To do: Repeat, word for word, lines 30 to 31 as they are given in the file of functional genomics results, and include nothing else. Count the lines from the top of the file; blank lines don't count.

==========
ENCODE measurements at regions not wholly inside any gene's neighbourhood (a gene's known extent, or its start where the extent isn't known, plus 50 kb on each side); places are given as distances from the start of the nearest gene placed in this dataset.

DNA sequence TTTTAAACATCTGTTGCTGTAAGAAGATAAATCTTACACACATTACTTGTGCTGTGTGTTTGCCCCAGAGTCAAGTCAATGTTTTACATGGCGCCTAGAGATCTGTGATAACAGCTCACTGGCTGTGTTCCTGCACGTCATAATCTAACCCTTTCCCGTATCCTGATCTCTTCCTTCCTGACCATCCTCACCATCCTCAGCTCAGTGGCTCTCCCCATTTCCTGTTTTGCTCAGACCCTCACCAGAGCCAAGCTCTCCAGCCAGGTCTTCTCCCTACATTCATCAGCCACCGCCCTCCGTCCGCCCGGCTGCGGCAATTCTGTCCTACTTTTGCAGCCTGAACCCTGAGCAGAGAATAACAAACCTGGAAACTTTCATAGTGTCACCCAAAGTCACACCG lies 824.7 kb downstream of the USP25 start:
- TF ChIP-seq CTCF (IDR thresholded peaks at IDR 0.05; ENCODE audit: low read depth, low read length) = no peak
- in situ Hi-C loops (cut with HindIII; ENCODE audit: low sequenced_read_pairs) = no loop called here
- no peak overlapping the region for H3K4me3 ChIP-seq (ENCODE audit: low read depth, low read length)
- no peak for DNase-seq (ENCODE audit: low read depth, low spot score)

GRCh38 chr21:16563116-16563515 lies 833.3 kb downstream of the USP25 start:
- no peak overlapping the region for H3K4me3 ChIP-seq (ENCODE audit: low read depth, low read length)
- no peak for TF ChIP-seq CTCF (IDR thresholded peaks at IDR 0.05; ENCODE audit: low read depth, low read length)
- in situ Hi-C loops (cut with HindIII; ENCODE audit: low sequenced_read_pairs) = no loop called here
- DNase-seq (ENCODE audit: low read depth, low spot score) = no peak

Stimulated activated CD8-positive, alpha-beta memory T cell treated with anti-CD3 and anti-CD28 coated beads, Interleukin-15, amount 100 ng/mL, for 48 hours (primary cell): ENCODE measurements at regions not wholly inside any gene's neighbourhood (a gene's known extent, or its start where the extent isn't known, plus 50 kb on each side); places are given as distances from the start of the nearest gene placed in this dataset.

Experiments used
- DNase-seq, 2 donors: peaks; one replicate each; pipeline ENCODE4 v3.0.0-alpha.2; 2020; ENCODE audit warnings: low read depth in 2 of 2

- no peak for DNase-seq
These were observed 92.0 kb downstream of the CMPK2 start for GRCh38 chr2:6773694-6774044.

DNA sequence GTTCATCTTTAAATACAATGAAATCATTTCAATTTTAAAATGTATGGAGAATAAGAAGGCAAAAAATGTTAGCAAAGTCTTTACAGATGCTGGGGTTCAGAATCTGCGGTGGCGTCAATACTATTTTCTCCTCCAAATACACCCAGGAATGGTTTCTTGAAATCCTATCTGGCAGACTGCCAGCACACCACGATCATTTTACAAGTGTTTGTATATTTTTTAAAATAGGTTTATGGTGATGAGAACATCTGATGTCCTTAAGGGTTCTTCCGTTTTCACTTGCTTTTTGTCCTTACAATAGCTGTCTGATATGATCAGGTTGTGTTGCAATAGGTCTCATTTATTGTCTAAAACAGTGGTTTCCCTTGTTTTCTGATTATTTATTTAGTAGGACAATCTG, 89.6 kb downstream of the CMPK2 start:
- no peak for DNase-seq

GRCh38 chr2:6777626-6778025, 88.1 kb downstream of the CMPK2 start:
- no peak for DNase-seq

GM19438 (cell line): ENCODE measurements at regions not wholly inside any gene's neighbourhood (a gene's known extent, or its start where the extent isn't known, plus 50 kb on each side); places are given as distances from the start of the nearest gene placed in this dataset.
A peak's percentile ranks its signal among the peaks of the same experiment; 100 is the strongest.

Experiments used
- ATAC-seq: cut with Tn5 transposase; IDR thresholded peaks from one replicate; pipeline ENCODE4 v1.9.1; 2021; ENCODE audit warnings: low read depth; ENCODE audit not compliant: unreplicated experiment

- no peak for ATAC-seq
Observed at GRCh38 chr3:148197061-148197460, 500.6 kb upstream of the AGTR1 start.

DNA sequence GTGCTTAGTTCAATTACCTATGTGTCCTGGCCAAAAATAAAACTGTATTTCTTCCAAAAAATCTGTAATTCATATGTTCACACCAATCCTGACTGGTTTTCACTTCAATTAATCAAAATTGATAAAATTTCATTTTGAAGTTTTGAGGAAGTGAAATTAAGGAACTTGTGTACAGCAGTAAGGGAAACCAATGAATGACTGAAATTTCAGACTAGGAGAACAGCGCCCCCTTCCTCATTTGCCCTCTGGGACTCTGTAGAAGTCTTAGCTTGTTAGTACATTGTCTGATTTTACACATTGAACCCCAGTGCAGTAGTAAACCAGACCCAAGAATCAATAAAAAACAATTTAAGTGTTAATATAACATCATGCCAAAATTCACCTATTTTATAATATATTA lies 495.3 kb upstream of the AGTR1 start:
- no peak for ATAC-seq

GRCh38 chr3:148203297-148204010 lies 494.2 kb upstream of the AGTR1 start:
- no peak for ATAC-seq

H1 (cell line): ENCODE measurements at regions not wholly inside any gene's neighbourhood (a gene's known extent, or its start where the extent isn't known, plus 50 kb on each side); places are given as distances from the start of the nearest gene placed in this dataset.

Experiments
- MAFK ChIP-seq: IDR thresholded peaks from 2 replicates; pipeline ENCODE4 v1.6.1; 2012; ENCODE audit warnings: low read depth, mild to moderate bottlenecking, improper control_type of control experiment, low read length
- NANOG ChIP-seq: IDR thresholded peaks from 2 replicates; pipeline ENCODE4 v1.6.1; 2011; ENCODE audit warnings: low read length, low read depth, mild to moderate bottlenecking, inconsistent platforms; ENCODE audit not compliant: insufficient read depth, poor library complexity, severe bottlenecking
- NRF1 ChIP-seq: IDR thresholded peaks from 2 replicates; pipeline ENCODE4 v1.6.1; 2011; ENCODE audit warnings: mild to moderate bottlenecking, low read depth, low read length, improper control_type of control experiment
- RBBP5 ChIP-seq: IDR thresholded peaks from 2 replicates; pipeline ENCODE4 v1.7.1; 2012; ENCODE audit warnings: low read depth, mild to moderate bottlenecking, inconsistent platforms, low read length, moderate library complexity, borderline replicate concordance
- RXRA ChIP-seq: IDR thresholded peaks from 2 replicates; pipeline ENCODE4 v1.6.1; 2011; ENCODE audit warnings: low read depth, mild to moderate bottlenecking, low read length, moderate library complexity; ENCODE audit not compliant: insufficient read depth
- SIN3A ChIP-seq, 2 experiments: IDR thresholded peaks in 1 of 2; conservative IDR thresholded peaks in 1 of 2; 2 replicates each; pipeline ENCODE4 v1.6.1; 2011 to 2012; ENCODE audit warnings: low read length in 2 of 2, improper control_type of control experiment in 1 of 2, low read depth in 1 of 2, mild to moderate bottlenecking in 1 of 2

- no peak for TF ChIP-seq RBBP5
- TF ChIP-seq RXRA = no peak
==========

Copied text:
- no peak for ATAC-seq

H1 (cell line): ENCODE measurements at regions not wholly inside any gene's neighbourhood (a gene's known extent, or its start where the extent isn't known, plus 50 kb on each side); places are given as distances from the start of the nearest gene placed in this dataset.